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Foodie Friday: Double Dark Chocolate Cupcakes

4795656116_a13ca04fc3_bEvery year, no matter what kind of wonderful parties and other festivities are going on, at some point there is a slump. Maybe it’s a friend or family member, co-worker, or yourself that goes through a rough patch during the dark, cold winter months. This, unfortunately, is something people tend to ignore and muscle through instead of confronting.

There is a delicious solution for your winter time blues, and it turns out it’s been there all along. Food is the great healer and always has been in every culture on the planet. Chicken soup when you have a cold, a glass of orange juice to get your vitamin C, it’s different for everyone. Many foods have been scientifically proven to have health benefits not the least of which is chocolate. This is not only coming from a long time chocoholic. Ask around, heck, ask your doctor! In fact studies have found dark chocolate in particular to be beneficial to your body and also can help to melt away the stress of your commute.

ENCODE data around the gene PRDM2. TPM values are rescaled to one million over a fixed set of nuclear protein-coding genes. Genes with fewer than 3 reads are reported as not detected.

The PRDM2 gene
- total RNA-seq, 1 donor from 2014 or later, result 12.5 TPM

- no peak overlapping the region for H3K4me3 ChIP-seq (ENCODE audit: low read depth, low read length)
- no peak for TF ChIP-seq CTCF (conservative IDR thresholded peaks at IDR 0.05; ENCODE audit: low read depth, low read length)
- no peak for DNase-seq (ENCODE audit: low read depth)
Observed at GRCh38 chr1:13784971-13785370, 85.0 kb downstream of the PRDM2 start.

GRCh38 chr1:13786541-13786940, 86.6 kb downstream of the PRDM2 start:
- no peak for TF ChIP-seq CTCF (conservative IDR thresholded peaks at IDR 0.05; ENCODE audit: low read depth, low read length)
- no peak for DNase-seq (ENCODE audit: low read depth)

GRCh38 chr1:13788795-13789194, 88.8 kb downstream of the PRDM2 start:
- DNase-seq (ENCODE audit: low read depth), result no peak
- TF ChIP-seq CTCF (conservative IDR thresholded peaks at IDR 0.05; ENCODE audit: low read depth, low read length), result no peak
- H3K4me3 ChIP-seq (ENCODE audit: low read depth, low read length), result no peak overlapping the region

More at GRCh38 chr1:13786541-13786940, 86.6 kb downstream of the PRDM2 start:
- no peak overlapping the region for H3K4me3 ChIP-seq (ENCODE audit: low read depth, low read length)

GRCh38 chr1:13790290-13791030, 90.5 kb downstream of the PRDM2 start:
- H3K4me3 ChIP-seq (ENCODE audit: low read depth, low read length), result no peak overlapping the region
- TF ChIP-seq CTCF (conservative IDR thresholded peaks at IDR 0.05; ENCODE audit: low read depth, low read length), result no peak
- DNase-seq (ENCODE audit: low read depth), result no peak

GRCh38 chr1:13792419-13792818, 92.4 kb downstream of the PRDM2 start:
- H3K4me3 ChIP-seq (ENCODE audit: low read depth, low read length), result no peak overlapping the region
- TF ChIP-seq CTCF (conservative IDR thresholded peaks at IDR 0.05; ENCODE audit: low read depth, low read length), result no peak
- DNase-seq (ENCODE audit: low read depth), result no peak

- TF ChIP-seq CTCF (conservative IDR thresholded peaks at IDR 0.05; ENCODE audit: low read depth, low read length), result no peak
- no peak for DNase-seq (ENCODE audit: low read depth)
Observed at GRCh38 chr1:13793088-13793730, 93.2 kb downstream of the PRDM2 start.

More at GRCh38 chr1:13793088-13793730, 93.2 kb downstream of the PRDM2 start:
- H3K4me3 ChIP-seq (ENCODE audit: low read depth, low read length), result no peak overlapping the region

Now just because chocolate is good for you in moderation does not mean ganache dipped cupcakes are. However if you feel like you deserve a treat (and you most likely do) don’t go half way and eat a snickers bar, get some quality therapy. The kind only chocolate cake can provide, and don’t forget to share. Be well!
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Foodie Friday: Creole Style Gumbo

7783272480_bf8671b2ca_kIn the Southern states there are more speciality dishes than you can shake a stick at, and they are all amazing. Folks have been perfecting their local cuisines since the first settlers moved to the area, passing secret recipes down through the generations. In Southern cooking there are certainly techniques and methods exclusive to the region, and that’s where things get interesting. Barbecue alone has at least eight different distinctive styles that separate Texas style from what you will get in the Carolinas and so on. If you went to an accredited culinary school and graduated, you may not walk away with the knowledge for preparing Southern food unless you took a specific course. Basically, things happen a little differently in the South.